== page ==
On Day 18 of the election campaign, CAQ leader Francois Legault found himself in Lac-Megantic, pledging $30 million for school textbooks and outings.

Back in June, the Liberal government announced a new directive that required free admission for any cultural activity offered by schools.

The policy received backlash, with cultural organizations complaining of trip cancellations.

The CAQ also promised $5 million for school libraries.

The Liberals, who recently announced $9.5 million in funding for cultural field trips, were in Trois-Rivieres on Sunday.

While visiting a seniors home, Philippe Couillard promised up to $2,400 in tax credits for families that have to adapt their homes to accommodate an elderly, live-in relative.

It comes on the heels of a similar funding announcement Legault and the CAQ made earlier in September.

Still, critics say the funding commitments aren’t enough.

“We need to put more money into the CLSCs,” said Matt Del Vecchio, a senior care consultant.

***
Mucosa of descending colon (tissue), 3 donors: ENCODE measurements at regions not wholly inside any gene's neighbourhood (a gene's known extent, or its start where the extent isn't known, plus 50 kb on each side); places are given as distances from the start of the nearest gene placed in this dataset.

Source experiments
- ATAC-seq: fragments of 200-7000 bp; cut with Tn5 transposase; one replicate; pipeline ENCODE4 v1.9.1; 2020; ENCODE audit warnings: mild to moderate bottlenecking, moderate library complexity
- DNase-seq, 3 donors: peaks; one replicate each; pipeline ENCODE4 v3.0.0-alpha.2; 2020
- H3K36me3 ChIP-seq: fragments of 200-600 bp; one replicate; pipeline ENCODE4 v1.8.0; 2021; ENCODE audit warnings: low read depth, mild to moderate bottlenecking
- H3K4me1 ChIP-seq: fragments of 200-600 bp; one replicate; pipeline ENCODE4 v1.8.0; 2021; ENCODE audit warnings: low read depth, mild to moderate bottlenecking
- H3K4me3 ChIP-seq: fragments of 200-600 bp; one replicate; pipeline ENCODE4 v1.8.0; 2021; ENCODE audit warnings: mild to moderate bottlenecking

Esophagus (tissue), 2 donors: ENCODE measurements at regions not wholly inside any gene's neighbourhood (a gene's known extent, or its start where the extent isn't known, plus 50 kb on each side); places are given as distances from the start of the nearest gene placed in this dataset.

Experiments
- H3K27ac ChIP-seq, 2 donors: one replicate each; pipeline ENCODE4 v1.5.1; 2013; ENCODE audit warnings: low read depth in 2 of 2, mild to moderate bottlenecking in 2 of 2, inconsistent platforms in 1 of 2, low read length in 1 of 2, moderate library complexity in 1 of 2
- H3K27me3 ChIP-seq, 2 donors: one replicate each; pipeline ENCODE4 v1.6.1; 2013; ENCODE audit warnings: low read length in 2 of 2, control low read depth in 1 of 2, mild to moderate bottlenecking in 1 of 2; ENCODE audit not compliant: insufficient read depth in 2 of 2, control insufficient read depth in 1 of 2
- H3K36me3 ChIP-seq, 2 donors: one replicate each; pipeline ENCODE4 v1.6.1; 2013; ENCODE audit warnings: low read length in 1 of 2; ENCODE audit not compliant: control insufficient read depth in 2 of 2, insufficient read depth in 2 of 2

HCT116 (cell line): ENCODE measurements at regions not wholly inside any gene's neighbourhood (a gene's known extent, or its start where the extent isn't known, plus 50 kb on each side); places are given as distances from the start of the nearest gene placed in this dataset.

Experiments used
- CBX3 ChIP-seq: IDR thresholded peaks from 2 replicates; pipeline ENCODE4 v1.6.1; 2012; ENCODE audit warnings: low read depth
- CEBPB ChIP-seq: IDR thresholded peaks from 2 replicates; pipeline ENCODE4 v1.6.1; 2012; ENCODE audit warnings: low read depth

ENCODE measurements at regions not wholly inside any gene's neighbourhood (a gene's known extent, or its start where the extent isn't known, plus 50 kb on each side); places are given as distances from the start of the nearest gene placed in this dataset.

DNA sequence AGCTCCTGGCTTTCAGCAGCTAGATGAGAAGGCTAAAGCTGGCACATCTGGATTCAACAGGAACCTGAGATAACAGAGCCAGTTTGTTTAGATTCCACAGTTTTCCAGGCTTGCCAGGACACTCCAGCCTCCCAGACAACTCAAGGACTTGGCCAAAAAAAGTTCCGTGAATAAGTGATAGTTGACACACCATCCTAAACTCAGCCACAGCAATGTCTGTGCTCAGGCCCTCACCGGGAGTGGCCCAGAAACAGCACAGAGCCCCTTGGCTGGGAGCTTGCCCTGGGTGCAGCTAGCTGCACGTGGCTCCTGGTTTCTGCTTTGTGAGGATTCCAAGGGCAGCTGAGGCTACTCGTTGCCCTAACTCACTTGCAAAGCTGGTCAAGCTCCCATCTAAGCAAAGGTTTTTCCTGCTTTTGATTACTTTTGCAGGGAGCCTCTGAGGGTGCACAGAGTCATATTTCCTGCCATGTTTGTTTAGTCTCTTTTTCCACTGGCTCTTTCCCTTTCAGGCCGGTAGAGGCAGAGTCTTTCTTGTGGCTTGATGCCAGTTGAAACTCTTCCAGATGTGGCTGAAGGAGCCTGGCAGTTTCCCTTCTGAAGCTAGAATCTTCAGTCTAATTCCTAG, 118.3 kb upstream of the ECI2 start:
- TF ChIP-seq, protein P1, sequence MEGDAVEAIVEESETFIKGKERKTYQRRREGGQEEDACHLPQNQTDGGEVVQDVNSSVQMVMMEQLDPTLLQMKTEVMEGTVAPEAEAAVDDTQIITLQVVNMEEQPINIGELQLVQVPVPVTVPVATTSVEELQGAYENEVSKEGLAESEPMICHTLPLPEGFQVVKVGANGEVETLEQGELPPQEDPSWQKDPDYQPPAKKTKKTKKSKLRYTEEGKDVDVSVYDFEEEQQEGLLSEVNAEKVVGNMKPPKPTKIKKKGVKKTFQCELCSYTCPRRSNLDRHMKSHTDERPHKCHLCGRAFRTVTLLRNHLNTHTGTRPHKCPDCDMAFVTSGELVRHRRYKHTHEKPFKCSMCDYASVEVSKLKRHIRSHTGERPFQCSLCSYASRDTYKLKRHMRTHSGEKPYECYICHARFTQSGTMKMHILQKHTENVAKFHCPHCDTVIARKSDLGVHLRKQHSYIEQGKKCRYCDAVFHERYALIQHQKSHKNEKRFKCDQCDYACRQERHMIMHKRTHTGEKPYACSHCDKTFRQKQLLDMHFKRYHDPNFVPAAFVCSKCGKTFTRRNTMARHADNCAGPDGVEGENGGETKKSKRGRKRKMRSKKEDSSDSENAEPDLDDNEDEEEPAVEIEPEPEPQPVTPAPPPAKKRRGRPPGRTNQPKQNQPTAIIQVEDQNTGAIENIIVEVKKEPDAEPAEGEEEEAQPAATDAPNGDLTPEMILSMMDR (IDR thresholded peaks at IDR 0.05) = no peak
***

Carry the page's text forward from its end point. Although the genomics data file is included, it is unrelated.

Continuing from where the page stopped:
A Canada-wide study showed that caregivers and their unpaid work save the health system $5 billion per year.

Del Vecchio wants their concerns to be heard during this campaign.

“You see it in their eyes,” he said. “They’re doing the best they can but they can’t keep up.”

Couillard also promised an increase in psychological support and respite centres, measures that would cost $89 million annually.

In the Eastern townships, Quebec Solidaire spokesperson Mannon Masse promised to use the current Generations Fund to support green, environmentally-friendly infrastructure.

Meanwhile, in Quebec City the PQ also focused on the environment.

Jean-Francois Lisee said his party would control high gas prices by creating a separate consumer protection office that would look into industry price fixing.

“Every Tuesday or Wednesday, something wrong happens in the gas stations in the Montreal area,” he said. “That situation just begs for an inquiry.”

With files from The Canadian Press